And growing angrier each moment, they went from words to blows, and finally began to scratch and bite and slap each other.

    When the fight was over, Master Antonio had Geppetto's yellow wig in his hands and Geppetto found the carpenter's curly wig in his mouth.

    "Give me back my wig!" shouted Master Antonio in a surly voice.

    "You return mine and we'll be friends."

    The two little old men, each with his own wig back on his own head, shook hands and swore to be good friends for the rest of their lives.

    "Well then, Master Geppetto," said the carpenter, to show he bore him no ill will, "what is it you want?"

    "I want a piece of wood to make a Marionette. Will you give it to me?"

    Master Antonio, very glad indeed, went immediately to his bench to get the piece of wood which had frightened him so much. But as he was about to give it to his friend, with a violent jerk it slipped out of his hands and hit against poor Geppetto's thin legs.

    "Ah! Is this the gentle way, Master Antonio, in which you make your gifts? You have made me almost lame!"

    "I swear to you I did not do it!"

    "It was I, of course!"

    "It's the fault of this piece of wood."

    "You're right; but remember you were the one to throw it at my legs."

    "I did not throw it!"


    "Geppetto, do not insult me or I shall call you Polendina."





    "Ugly monkey!"


    On hearing himself called Polendina for the third time, Geppetto lost his head with rage and threw himself upon the carpenter. Then and there they gave each other a sound thrashing.

    After this fight, Master Antonio had two more scratches on his nose, and Geppetto had two buttons missing from his coat. Thus having settled their accounts, they shook hands and swore to be good friends for the rest of their lives.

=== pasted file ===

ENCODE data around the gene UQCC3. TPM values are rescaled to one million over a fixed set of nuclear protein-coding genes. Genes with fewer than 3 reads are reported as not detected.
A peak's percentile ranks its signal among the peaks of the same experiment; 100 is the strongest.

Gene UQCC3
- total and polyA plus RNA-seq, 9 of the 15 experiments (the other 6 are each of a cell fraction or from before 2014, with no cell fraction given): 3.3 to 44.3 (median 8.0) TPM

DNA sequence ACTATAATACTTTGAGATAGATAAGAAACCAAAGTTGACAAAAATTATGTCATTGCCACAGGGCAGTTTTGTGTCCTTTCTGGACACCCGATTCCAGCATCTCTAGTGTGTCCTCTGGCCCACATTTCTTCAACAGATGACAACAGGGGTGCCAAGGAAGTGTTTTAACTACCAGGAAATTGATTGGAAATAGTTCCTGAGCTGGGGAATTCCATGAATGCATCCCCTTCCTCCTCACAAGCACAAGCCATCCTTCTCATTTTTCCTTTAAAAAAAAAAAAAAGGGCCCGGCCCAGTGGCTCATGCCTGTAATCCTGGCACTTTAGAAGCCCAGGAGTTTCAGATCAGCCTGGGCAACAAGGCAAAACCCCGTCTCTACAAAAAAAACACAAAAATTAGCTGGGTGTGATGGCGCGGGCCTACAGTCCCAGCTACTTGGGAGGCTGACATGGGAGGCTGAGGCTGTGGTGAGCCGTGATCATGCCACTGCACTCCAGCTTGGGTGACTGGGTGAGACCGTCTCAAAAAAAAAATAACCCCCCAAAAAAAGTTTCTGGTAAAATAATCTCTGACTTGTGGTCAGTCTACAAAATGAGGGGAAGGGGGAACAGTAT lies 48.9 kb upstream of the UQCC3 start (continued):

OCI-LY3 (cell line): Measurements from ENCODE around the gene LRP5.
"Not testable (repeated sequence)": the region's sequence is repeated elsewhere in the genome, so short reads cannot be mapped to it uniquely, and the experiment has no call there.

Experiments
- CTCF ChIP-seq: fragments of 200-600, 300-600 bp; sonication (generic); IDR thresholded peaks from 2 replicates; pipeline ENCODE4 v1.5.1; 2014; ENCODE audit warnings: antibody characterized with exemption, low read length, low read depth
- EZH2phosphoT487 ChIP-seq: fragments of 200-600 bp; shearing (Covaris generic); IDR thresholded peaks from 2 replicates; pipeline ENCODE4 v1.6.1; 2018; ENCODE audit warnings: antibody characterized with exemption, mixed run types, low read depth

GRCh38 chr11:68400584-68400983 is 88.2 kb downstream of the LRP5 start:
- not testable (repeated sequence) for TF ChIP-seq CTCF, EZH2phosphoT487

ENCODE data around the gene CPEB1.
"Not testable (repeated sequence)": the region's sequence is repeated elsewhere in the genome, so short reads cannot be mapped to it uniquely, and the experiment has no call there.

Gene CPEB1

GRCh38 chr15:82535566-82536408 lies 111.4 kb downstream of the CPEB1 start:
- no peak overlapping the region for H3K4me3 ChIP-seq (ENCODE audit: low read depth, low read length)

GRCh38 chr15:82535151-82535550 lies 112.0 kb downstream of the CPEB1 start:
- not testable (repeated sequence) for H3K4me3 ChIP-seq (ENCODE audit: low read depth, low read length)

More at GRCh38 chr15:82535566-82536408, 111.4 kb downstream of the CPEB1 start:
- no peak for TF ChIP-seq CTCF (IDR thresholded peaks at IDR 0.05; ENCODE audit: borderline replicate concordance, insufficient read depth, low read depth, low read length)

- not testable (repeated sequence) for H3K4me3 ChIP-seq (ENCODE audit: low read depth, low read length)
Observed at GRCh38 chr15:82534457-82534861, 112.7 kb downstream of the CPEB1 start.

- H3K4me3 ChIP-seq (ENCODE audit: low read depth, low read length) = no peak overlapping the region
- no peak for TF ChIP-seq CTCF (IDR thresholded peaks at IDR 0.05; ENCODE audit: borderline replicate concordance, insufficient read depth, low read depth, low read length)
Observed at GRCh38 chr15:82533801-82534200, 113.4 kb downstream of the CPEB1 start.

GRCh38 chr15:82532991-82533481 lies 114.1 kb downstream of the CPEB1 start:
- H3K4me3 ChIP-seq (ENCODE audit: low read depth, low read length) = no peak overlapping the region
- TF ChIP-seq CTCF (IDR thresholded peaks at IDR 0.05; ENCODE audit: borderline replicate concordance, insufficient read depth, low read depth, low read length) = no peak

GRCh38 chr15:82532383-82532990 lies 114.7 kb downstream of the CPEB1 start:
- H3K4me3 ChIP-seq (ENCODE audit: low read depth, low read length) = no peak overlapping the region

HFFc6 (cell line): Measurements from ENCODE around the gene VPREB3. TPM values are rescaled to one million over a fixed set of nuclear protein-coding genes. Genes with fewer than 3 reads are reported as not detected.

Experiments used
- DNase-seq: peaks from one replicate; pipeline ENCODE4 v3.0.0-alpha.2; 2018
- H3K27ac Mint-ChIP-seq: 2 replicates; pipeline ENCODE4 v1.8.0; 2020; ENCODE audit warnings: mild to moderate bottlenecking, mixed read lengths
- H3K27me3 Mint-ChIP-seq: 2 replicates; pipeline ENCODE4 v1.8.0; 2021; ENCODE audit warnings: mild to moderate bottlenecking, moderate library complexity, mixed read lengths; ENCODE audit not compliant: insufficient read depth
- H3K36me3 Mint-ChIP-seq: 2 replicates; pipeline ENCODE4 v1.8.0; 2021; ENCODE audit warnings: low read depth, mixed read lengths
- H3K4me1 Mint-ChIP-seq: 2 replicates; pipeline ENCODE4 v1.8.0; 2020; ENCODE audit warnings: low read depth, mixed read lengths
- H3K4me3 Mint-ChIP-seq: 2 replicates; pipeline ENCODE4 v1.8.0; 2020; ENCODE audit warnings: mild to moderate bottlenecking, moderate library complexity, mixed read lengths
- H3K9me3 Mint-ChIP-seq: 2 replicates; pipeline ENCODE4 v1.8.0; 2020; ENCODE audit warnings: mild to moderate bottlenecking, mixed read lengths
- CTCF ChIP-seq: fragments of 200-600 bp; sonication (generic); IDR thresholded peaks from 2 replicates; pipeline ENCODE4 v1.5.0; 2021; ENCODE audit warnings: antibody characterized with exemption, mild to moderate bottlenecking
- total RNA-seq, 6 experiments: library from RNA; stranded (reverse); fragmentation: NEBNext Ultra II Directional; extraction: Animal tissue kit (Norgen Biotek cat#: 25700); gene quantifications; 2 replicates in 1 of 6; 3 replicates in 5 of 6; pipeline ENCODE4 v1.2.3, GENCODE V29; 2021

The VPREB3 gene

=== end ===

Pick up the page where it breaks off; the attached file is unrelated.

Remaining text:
Then Geppetto took the fine piece of wood, thanked Master Antonio, and limped away toward home.

As soon as he gets home, Geppetto fashions the Marionette and calls it Pinocchio. The first pranks of the Marionette

     Little as Geppetto's house was, it was neat and comfortable. It was a small room on the ground floor, with a tiny window under the stairway. The furniture could not have been much simpler: a very old chair, a rickety old bed, and a tumble-down table. A fireplace full of burning logs was painted on the wall opposite the door. Over the fire, there was painted a pot full of something which kept boiling happily away and sending up clouds of what looked like real steam.

    As soon as he reached home, Geppetto took his tools and began to cut and shape the wood into a Marionette.

    "What shall I call him?" he said to himself. "I think I'll call him PINOCCHIO. This name will make his fortune. I knew a whole family of Pinocchi once--Pinocchio the father, Pinocchia the mother, and Pinocchi the children-- and they were all lucky. The richest of them begged for his living."

    After choosing the name for his Marionette, Geppetto set seriously to work to make the hair, the forehead, the eyes. Fancy his surprise when he noticed that these eyes moved and then stared fixedly at him. Geppetto, seeing this, felt insulted and said in a grieved tone:

    "Ugly wooden eyes, why do you stare so?"

    There was no answer.

    After the eyes, Geppetto made the nose, which began to stretch as soon as finished. It stretched and stretched and stretched till it became so long, it seemed endless.

    Poor Geppetto kept cutting it and cutting it, but the more he cut, the longer grew that impertinent nose. In despair he let it alone.

    Next he made the mouth.

    No sooner was it finished than it began to laugh and poke fun at him.

    "Stop laughing!" said Geppetto angrily; but he might as well have spoken to the wall.

    "Stop laughing, I say!" he roared in a voice of thunder.

    The mouth stopped laughing, but it stuck out a long tongue.

    Not wishing to start an argument, Geppetto made believe he saw nothing and went on with his work. After the mouth, he made the chin, then the neck, the shoulders, the stomach, the arms, and the hands.